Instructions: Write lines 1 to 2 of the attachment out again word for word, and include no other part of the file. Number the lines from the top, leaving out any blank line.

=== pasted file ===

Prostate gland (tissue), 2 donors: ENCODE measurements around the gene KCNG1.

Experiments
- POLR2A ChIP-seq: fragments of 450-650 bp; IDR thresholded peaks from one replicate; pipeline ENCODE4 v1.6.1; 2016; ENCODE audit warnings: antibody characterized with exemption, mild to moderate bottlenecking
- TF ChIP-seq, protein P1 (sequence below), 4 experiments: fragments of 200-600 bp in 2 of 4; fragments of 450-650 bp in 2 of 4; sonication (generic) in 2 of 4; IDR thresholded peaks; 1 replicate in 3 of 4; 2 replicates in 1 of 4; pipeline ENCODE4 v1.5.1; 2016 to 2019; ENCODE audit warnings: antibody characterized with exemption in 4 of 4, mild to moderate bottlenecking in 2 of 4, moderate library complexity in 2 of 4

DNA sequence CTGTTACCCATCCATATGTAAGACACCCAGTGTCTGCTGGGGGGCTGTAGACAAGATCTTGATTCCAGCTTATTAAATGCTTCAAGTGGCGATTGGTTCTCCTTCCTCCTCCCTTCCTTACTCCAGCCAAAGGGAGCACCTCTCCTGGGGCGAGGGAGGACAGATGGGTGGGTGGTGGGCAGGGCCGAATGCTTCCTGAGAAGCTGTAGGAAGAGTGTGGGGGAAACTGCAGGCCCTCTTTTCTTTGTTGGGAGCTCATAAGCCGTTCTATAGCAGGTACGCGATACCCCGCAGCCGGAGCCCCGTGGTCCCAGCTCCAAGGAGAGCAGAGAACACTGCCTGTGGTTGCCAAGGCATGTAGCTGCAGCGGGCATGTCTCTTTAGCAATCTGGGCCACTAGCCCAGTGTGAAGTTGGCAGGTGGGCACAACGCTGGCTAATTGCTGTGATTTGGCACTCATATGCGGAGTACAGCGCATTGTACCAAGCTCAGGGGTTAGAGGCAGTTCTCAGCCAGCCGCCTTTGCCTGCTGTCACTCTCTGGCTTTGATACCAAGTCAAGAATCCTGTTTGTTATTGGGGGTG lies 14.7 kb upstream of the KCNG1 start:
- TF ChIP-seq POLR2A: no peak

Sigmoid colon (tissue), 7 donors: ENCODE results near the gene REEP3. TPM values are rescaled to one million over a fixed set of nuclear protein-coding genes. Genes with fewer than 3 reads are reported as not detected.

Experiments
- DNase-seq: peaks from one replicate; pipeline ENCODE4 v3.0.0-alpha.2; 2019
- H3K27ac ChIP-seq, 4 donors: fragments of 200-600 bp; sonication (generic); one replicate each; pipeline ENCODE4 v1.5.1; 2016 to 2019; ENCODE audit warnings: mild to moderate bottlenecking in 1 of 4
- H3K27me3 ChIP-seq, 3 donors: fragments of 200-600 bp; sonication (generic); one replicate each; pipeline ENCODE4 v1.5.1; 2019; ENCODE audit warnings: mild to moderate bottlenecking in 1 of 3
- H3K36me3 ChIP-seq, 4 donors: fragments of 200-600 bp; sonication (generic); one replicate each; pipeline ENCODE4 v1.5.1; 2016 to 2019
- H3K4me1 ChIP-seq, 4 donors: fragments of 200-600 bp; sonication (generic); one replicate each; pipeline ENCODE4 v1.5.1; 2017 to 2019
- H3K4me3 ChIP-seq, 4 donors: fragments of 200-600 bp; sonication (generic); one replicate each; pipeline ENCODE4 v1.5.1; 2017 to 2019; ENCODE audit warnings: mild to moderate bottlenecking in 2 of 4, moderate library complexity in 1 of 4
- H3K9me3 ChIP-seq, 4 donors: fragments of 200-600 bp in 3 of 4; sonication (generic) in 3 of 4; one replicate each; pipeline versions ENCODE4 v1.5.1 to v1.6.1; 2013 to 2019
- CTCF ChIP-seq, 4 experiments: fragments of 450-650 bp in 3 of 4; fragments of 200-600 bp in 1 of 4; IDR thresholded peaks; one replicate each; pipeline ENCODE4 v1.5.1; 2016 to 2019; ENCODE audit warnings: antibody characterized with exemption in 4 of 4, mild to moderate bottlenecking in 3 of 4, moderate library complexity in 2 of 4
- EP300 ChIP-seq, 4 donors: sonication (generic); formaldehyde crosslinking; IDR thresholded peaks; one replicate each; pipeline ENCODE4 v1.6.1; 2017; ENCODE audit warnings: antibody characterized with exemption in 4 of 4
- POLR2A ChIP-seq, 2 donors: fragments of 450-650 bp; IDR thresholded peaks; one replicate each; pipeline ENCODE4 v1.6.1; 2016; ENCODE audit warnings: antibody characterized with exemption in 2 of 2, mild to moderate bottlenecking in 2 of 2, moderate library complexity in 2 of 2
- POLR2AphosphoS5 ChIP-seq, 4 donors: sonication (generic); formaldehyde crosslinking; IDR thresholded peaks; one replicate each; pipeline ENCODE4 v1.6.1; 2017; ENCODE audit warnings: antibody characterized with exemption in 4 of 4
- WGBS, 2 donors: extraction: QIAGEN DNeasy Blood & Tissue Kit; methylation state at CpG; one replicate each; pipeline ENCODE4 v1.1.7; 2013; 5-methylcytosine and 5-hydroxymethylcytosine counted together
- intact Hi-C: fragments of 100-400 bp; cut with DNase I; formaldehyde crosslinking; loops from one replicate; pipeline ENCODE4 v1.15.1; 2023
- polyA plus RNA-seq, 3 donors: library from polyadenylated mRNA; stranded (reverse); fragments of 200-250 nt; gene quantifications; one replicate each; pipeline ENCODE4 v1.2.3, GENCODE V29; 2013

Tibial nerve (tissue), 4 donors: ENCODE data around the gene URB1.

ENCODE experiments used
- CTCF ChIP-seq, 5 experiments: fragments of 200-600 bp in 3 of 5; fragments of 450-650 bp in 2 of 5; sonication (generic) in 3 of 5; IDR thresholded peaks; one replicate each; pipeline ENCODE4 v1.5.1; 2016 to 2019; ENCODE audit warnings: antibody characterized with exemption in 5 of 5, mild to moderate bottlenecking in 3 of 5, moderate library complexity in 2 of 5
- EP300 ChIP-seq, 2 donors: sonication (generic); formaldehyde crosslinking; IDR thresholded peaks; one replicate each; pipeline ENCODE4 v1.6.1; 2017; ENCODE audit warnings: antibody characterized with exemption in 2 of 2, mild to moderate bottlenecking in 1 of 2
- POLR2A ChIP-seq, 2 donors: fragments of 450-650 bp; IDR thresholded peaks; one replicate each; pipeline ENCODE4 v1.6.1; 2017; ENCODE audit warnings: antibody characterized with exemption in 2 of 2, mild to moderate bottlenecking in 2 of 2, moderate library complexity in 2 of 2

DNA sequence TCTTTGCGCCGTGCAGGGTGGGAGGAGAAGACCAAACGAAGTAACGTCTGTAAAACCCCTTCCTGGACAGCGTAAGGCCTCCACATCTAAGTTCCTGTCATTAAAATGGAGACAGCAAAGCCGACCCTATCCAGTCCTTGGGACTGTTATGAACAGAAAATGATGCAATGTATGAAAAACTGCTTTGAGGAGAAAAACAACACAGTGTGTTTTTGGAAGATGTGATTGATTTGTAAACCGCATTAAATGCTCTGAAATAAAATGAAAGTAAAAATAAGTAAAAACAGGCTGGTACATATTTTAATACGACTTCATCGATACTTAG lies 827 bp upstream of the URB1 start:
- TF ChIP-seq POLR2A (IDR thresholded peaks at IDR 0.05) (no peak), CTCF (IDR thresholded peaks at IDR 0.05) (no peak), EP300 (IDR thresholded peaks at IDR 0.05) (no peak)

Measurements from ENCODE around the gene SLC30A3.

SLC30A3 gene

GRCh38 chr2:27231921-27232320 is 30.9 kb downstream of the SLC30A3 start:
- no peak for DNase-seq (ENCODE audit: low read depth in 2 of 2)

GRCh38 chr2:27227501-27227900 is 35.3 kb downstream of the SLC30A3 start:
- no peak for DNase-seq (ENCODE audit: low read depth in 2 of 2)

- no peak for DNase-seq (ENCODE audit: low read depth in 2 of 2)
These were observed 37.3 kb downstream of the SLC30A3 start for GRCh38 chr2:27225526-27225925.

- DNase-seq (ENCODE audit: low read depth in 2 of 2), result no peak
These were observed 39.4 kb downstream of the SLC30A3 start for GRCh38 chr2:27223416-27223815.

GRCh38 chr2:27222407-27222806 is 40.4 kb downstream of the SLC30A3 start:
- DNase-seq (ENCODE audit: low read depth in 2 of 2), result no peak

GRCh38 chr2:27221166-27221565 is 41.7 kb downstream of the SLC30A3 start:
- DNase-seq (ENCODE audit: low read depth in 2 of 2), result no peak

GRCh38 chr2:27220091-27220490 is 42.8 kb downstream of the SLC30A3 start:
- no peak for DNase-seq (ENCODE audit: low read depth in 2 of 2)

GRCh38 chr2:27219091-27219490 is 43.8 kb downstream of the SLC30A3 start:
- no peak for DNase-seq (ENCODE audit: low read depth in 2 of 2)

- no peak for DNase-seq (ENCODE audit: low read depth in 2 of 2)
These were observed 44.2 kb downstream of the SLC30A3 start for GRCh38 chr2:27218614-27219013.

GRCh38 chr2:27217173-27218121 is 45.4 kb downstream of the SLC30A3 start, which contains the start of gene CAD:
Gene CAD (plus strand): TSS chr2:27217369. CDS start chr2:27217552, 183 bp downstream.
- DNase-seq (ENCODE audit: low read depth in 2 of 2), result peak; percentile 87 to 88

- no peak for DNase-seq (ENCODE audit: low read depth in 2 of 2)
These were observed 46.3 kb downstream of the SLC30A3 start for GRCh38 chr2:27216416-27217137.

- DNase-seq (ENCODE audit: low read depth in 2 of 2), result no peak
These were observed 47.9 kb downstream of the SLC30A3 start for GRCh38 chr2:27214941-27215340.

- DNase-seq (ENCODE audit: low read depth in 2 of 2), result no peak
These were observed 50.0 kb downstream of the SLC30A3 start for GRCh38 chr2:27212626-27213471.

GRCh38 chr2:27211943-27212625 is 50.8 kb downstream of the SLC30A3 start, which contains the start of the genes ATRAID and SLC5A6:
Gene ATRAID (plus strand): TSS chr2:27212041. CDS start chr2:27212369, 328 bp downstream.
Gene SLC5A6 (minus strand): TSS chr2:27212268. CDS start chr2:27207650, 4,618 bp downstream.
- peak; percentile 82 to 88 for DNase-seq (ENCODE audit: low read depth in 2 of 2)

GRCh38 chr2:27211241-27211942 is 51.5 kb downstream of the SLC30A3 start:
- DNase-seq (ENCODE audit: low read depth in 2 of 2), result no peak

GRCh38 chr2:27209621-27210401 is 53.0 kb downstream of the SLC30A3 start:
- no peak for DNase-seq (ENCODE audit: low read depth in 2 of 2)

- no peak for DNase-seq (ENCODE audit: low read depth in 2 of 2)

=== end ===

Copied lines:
Prostate gland (tissue), 2 donors: ENCODE measurements around the gene KCNG1.

Experiments